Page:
Special Sessions

Trends and Challenges in Biometrics and Forensics

Biometrics and forensics are two fields that can benefit from each other in several ways. Biometric technologies can aid forensic investigations by providing reliable identification of individuals involved in criminal activities, which can help link suspects to crimes. On the other hand, forensic science can contribute to the development of biometric technologies by providing insights into the unique physiological and behavioural characteristics that can be used for identification. Additionally, forensic science can also provide valuable insights into the accuracy and reliability of biometric technologies, which can aid in their improvement. The aim of this special session is thus to facilitate synergies and bring together researchers working on the areas of forensic science and biometrics. Topics of interest of this special session include (but are not limited to):

  • Biometric analysis of crime scenes
  • Biometric-based cybercrime investigation
  • Attacks to biometric systems
  • Mobile, behavioural and soft-biometrics
  • Biometric data anonymization/de-identification
  • Multimedia Forensics
  • Deep fakes detection
  • Surveillance
  • Multi-biometrics
  • Explainable AI for Biometrics and Forensics
  • Ethical, societal or privacy implications
  • Case studies of the aforementioned topics

Chaired by Fernando Alonso-Fernandez (Halmstad University, Sweden), Naser Damer, (Fraunhofer Institute for Computer Graphics Research IGD, Germany), and Andreas Uhl (Salzburg University, Austria). This special session is supported by the EAB – European Association of Biometrics. We invite submissions for this special session, to be held in conjunction to the IEEE International Workshop on Information Forensics and Security (WIFS 2023) in Nürnberg, Germany.

Theory and practice of DNN watermarking

The demand for watermarking methods for ownership verification or to trace the usage of pre-trained models is becoming pressing. For this reason, DNN watermarking is receiving ever more attention in the last few years. Many techniques have been developed for white-box and black-box watermarking, in standard learning scenarios, as well as in federated learning. In addition to algorithms developed for computer vision models, methods to protect the Intellectual Property (IP) of language models have also appeared recently. In various cases, interesting interconnections are revealed with other topics in DL research, including, adversarial examples and backdoor attacks. Protection of the IP concerns both discriminative and generative models. In the latter case, the network output has a large entropic content, and is distributed as a product, thus posing the additional challenge of retrieving the watermark from every single output (no-box watermarking). As all watermarking schemes must satisfy the same requirements, the above scenarios pose many common challenges, and, despite the huge amount of literature, a number of open questions and drawbacks keep preventing the application of the techniques developed so far in real-life settings. Many schemes are still not robust against model retraining, especially in the inductive transfer learning scenario, that is, when the network is trained on a different dataset and different - yet related- task, or against output modification (for generative models). The capabilities in terms of capacity/payload are not explored and the number of bits embedded by most of the multi-bit watermarking methods are typically few (some hundreds). Finally, most of the DNN watermarking algorithms are not secure against informed attackers - aware of the presence of the watermark-, as witnessed by an increasing number of works proposing removal attacks, thus making the development of secure DNN watermarking scheme one of the main challenges for researchers. To address to the above issues, we advocate the need for a theory that can help to understand the limits of DNN watermarking. While a well-established theory has been built for media watermarking, DNN watermarking, and function watermarking in particular (characterizing black-box approaches), is a field that has not been much explored yet, with several fundamental questions to be answered. It is the goal of this SS to present the current status of the research in DNN watermarking, collect practical and theoretical insights and make a step forward in the development of advanced and solid techniques to address the remaining open issues. A non-comprehensive list of topics addressed by the Special Session include:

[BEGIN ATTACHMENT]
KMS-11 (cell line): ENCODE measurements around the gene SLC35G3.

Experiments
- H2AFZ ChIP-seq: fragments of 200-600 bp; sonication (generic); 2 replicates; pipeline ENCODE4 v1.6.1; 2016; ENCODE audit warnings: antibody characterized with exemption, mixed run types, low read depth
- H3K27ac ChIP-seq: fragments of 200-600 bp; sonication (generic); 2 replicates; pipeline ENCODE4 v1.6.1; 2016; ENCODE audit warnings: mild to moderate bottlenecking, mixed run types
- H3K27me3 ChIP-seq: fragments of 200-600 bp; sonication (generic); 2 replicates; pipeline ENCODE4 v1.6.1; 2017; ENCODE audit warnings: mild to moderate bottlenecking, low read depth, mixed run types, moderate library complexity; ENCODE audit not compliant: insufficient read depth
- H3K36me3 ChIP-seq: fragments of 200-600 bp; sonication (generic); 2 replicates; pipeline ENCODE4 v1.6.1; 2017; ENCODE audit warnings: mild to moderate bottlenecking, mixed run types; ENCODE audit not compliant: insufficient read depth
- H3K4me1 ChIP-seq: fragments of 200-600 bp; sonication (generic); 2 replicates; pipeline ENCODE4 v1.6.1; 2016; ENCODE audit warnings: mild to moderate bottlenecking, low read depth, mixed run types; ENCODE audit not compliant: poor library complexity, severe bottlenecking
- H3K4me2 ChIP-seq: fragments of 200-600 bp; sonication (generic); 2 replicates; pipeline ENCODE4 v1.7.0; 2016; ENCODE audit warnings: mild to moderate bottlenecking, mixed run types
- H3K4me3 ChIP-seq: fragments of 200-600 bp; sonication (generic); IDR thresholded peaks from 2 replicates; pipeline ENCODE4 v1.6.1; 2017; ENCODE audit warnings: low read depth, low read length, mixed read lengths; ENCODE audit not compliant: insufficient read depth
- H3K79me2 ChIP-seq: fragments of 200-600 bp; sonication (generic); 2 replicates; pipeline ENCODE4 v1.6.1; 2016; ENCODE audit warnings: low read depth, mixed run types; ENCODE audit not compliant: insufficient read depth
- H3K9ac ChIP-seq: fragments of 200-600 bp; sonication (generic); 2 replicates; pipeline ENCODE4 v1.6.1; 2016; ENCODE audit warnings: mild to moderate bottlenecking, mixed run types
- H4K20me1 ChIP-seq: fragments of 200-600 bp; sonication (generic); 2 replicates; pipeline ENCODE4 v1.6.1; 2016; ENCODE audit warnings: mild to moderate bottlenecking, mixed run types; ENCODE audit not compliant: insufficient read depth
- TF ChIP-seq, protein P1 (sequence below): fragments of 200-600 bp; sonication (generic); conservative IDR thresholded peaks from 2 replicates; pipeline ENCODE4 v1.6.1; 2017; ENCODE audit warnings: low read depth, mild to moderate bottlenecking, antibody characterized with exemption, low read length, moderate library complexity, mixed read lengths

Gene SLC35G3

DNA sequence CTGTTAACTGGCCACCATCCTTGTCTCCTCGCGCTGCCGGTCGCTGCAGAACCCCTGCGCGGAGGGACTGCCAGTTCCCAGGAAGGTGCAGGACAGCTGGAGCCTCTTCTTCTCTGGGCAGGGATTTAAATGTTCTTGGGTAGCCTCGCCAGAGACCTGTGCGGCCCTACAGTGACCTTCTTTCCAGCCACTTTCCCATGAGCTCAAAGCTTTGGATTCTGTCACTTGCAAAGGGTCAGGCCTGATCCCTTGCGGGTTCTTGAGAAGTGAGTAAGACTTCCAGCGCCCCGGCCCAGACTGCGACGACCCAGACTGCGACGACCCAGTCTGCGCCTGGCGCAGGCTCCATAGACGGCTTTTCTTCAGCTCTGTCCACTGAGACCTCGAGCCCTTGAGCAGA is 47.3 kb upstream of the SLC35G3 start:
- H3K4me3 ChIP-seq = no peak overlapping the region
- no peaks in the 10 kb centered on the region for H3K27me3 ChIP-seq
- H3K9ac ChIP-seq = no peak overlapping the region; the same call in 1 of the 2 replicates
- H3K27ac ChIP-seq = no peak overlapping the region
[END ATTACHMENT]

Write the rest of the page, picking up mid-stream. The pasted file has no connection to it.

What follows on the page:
• Dynamic and Static DNN watermarking
  • One-bit vs multi-bit DNN watermarking
  • GAN watermarking
  • Black-box vs white box DNN watermarking
  • Backdoor attacks and watermarking
  • Adversarial examples and watermarking
  • Robust DNN watermarking
  • Secure DNN watermarking
  • Informed coding and DNN watermarking
  • DNN-based media watermarking and data hiding
  • DNN watermarking for federated learning
  • Watermarking of language models

Chaired by Benedetta Tondi (University of Siena), Mauro Barni (University of Siena), and Fernando Perez-Gonzalez (University of Vigo).